Man Donated Blood Plasma Every Week for 60 Years And Saved the Lives of 2.4 Million Babies
Most people believe that to change the world, they need to accomplish an amazing feat which will affect millions of people within a small window of time. But, that’s not always the most effective way to make a positive and lasting difference. For example, look to Australian citizen James Harrison.
For the past 60 years, the 81-year-old has been donating his blood to save lives. CNN reports that his blood has unique, disease-fighting antibodies that have been used to develop an injection called Anti-D. The injection helps fight against rhesus disease, which is where a pregnant’s woman’s blood begins attacking the unborn baby’s blood cells. In a worst case scenario, it may result in brain damage or death for the babies.
Harrison was first inspired to donate blood after undergoing major open heart surgery at the age of 14. Blood donations saved his life, so he pledged to become a blood donor. Several years later, doctors discovered that his blood contains the antibody used to make Anti-D injections. That’s when he switched over to making blood plasma donations every week.
“Every bag of blood is precious, but James’ blood is particularly extraordinary. His blood is actually used to make a life-saving medication, given to moms whose blood is at risk of attacking their unborn babies. Every batch of Anti-D that has ever been made in Australia has come from James’ blood.” said Jemma Falkenmire of the Australian Red Cross Blood Service. “And more than 17% of women in Australia are at risk, so James has helped save a lot of lives.”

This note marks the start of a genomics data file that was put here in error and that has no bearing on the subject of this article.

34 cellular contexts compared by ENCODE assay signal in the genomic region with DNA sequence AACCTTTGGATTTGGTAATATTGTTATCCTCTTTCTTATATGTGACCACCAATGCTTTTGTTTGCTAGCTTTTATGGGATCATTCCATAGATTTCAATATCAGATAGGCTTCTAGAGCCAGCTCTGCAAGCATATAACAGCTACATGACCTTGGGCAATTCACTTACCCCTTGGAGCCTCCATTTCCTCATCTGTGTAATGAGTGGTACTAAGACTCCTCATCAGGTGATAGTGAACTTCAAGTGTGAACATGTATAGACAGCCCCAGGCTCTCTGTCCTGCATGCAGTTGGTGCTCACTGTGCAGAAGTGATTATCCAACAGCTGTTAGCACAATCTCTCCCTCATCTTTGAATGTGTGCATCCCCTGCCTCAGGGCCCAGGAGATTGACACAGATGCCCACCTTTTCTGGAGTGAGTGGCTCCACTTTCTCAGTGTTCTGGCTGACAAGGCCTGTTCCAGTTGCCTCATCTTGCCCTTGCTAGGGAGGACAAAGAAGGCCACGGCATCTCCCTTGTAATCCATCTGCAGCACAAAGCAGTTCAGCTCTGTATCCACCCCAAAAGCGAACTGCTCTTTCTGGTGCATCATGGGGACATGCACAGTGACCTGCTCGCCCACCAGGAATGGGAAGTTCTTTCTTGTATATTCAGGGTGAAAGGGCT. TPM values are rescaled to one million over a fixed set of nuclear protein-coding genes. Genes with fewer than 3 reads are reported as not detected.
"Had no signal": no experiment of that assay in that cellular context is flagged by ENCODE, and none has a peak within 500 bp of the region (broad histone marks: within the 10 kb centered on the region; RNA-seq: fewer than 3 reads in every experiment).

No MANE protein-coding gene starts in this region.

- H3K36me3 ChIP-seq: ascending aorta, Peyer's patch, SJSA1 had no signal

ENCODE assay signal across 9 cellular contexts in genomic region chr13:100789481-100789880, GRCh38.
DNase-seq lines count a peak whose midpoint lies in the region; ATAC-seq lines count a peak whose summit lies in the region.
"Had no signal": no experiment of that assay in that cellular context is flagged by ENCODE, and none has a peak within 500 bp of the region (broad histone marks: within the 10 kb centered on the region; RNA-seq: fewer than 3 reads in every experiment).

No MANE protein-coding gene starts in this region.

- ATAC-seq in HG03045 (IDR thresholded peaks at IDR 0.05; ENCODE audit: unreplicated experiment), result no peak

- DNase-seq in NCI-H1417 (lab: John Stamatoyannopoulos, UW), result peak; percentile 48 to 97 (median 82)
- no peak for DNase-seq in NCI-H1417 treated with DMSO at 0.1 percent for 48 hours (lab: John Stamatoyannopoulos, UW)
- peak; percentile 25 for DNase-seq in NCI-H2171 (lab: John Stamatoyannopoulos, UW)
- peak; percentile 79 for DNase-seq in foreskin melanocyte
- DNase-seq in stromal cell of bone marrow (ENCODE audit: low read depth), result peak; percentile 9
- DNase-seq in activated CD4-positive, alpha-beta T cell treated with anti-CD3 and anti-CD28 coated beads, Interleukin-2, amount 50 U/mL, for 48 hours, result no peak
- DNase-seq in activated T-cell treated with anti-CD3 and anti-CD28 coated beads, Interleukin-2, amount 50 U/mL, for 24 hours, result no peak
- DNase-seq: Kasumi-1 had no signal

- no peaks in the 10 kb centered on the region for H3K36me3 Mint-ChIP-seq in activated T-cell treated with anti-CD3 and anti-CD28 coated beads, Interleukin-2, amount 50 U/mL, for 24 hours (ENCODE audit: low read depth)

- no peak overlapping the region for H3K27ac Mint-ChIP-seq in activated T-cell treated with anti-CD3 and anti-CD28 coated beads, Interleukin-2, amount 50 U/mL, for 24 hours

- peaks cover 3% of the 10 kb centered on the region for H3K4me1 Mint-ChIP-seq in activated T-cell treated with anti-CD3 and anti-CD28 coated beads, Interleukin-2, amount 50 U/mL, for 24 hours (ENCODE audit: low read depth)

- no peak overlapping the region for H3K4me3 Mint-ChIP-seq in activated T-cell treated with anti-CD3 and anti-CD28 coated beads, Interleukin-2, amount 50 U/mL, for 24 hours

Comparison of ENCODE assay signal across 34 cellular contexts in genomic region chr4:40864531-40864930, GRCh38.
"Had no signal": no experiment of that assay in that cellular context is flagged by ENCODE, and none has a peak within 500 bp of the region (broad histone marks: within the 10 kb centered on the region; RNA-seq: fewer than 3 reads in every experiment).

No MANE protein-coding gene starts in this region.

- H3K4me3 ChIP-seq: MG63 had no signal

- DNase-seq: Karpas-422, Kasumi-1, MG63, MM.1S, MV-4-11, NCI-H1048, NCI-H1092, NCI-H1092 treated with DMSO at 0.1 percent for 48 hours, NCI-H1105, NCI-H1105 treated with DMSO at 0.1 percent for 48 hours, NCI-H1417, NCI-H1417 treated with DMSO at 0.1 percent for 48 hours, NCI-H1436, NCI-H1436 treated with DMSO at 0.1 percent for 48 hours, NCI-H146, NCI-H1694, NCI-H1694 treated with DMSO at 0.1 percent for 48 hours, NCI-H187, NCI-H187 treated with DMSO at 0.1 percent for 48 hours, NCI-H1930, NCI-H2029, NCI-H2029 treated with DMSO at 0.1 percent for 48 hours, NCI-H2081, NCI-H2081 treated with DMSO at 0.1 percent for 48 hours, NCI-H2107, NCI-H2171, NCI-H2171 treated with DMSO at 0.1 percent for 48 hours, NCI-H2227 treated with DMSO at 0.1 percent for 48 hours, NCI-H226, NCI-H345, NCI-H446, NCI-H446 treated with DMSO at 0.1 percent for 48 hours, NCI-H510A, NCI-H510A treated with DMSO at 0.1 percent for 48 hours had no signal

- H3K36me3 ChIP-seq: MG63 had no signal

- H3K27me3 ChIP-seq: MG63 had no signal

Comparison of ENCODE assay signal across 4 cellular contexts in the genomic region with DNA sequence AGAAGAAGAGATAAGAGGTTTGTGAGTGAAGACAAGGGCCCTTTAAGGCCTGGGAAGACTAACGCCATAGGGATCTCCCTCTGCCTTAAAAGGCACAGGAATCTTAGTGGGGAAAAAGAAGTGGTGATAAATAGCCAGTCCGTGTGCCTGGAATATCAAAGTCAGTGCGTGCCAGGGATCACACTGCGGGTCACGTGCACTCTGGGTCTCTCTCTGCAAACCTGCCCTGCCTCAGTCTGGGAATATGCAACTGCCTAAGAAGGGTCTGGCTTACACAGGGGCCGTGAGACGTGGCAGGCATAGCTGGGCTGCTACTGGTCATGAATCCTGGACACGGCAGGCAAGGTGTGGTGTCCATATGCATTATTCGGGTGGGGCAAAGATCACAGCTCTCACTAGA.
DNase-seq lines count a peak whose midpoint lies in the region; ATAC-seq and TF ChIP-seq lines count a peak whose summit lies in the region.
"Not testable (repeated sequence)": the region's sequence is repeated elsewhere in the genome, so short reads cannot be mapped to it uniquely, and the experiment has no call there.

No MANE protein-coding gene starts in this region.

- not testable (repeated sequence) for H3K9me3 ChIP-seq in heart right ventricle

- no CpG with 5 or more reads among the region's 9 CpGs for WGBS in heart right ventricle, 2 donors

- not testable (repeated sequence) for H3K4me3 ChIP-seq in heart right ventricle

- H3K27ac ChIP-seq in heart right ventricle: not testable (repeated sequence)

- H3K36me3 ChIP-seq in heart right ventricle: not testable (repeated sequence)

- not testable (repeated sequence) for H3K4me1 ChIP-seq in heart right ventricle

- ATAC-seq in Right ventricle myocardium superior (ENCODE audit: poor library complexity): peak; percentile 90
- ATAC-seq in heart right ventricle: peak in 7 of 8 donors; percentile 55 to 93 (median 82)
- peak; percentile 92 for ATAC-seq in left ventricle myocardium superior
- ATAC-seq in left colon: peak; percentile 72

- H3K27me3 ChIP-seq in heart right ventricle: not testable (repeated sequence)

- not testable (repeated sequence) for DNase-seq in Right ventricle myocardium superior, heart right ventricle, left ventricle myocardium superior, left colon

The good Samaritan, who is oftentimes referred to as the “Man with the Golden Arm” officially retired from weekly blood plasma donations last week. The Australian Red Cross Blood Service estimates that over the past six decades, has helped save more than 2.4 million Australian babies with regular donations.
The greatest perk for Harrison is knowing he helped ensure his grandson was born healthy. His daughter received the Anti-D vaccine, which likely wouldn’t have been possible without his weekly donations. “That resulted in my second grandson being born healthy,” Harrison said. “And that makes you feel good yourself that you saved a life there, and you saved many more and that’s great.
For his generosity, Harrison has been named a national hero in Australia. He was also awarded numerous awards, including the Medal of the Order of Australia — one of the country’s most prestigious honors. “It becomes quite humbling when they say, ‘oh you’ve done this or you’ve done that or you’re a hero,'” Harrison said. “It’s something I can do. It’s one of my talents, probably my only talent, is that I can be a blood donor.”
Now that the 81-year-old has stepped down from donating weekly, there is a serious need for people with similar antibodies to step up and donate. “All we can do is hope there will be people out there generous enough to do it, and selflessly in the way he’s done,” said Falkenmire.
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